How to Use Pivot Tables in Excel to Build Sweet Sales Reports

December 5, 2012 | 
Sales | 
how-to-use-pivot-tables-in-excel0 reads

Pivot Table

By John Short, Marketer at Yesware

As a marketer, I am always using Excel to analyze data, pull together reports and project future activity. Salespeople use it much the same way. You need to provide daily, monthly, and quarterly sales reports for yourself, your team—and often for your superiors.

An often overlooked tool in Excel is the Pivot Table. I know, it sounds boring, but as the end of the quarter inches ever closer, today is an excellent day to learn about this great assist.

A Pivot Table allows you to summarize data as averages, sums, or counts in Excel from data that is stored in another Spreadsheet, or table. It is great for quickly building reports because you can sort and visualize the data quickly.

For example, I have put together a spreadsheet, which you can copy, and paste into Excel, or use in Google Docs if you would prefer (just click File > Make a Copy). The spreadsheet contains data with a mock company’s customer purchase information. For this example, we want to sort the data to see how much revenue we’ve made from each company. Since companies purchase at different dates, a pivot table will help us to consolidate this data to allow us to see total buys per company, as well as to compare purchases across companies, for quick analysis.

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An Example Is Worth a Million Cells

First, let’s get the basics out of the way. The Pivot table allows you to take a table with a lot of data in it, and rearrange the table so that you only look at what’s important to you.

a)    Whether you’re using a Mac or a PC, you can select the whole dataset that you want to look at, and select: “Data” -> “Pivot Table”. When you hit that, a new tab should be opened with a table.

Pro tip: If you’re using Windows you can push Alt + D + P + F on your keyboard).

Data Set

b) Once you have your table in front of you, you can drag and drop the Column Labels, Row Labels, and Report Filter

  • Column Labels go across the top row of your table (for example: Date, Month, Company Name)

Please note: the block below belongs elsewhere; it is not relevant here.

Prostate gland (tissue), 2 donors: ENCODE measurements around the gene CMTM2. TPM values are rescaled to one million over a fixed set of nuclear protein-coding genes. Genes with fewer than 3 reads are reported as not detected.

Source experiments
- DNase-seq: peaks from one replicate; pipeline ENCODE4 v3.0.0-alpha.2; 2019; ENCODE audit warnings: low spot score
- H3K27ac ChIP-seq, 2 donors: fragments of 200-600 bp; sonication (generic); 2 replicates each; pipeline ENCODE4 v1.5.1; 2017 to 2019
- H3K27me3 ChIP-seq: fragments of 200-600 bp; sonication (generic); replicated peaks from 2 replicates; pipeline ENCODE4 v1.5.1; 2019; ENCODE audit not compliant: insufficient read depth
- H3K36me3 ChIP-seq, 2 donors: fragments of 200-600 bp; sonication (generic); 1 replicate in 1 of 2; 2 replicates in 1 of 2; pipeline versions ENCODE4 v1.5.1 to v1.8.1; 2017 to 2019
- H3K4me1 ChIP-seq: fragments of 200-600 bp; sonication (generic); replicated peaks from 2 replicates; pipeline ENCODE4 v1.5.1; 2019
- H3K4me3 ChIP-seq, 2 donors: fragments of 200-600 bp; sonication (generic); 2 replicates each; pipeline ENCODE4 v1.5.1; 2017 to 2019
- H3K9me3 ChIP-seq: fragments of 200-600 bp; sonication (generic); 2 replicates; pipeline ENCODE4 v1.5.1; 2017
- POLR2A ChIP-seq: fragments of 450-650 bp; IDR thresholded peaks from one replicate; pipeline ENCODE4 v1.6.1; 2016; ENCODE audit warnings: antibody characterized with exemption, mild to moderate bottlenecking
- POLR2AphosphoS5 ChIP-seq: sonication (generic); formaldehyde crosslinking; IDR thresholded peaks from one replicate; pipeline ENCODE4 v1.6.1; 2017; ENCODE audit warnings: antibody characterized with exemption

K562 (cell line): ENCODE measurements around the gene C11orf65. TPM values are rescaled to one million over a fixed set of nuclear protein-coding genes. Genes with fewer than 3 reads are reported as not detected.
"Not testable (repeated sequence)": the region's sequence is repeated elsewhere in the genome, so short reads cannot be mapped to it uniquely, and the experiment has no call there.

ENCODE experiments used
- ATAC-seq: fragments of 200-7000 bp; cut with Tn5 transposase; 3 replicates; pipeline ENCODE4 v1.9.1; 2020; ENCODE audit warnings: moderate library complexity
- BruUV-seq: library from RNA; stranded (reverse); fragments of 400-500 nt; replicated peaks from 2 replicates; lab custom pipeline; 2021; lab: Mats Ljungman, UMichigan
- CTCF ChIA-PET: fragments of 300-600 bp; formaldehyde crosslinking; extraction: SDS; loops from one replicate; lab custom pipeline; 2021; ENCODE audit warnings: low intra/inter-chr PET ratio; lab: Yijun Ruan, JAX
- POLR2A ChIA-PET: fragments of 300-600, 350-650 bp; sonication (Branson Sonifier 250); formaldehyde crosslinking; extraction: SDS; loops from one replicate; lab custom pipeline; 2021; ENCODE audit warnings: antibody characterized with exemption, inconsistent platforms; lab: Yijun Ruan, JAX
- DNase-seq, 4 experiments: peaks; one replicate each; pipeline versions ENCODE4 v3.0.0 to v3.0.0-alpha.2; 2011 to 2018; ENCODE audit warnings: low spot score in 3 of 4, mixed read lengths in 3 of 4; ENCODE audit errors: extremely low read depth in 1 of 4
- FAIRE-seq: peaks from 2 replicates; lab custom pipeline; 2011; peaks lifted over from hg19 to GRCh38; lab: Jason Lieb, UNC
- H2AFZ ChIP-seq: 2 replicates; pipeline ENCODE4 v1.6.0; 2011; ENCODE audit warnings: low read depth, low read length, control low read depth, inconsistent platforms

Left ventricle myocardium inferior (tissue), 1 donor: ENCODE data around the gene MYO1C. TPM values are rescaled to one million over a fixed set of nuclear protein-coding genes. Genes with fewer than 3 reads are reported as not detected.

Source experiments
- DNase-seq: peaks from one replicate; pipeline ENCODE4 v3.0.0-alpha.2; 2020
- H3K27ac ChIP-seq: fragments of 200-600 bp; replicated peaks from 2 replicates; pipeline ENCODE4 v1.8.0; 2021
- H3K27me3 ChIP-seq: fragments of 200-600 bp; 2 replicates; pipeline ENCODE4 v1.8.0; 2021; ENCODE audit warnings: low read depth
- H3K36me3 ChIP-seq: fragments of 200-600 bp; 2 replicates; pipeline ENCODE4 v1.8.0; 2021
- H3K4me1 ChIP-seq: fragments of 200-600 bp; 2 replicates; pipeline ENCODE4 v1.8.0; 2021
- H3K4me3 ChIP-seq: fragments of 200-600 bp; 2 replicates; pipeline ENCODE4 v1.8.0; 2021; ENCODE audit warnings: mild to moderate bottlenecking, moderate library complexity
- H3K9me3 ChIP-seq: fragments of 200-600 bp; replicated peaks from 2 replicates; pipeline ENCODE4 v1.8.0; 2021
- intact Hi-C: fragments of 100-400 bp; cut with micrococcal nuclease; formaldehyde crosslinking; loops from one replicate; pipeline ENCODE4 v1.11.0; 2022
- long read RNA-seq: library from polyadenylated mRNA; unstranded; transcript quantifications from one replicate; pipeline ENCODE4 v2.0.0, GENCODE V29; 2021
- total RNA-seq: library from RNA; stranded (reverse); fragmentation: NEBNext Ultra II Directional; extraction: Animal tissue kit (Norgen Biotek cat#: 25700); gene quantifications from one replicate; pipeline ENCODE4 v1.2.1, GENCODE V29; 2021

• Row Labels go across the left-hand side of your table [for example: Date, Month, Company Name (same as with column labels, it depends on how you would prefer to look at the data, vertically or horizontally)]
  • The Values section is where you put the data you would like calculated (for example: Purchases, Revenue)
  • Report Filter helps you refine your results. Add anything you would like to Filter by (for example: you want to look at Lead Referral Sources, but exclude Google and Direct)

Report Filter

Alright, now what? Let me show you another example. In this report I want to see the number of units sold (# Sold), and Revenue by company. I want to Filter out companies that came in directly to my site (as opposed to from a Referral, or from Google). To do this:

a)    Add “Company” to Row Labels

b)   Add “# Sold” and “Revenue” to the Values box

c)    Add “Referral” to the Report Filter, then from the drop-down menu, de-select “Google”

Pivot table prep


This will generate a report that looks like this:

pivot table report


Next I could add Date to the Column Labels box in order to look at what data companies were purchasing. If you do this in the example spreadsheet (linked to above), you can drag values down to Row Labels, below company to make it easier to view.

Pro Tip: If you want to look at who made the purchases in each company you can drag name and/or email to Row Labels below Company and that will show you the email address of the people who purchased from each company.

Pivot tables are a great way to manage the data from your reports. Play around with these examples to start. You can copy and paste the data into your own Excel file, or create a copy in Google Apps (File > Make a Copy).

Learning how to use pivot tables will speed up the rate at which you can product sales reports, and at which you can analyze and close more deals faster. Stay tuned as we will be providing more information on more complex operations you can perform in Excel—with pivot tables—as well as other functions and formulas.

Check out our ebook for data-backed tips to maximize your 1:1 meetings.

Do you have a use for Pivot Tables that you use for reporting? Share below. Also feel free to post templates of reports you pull. You can do this through Google Apps Spreadsheets (make sure you set the privacy setting to how you like them).

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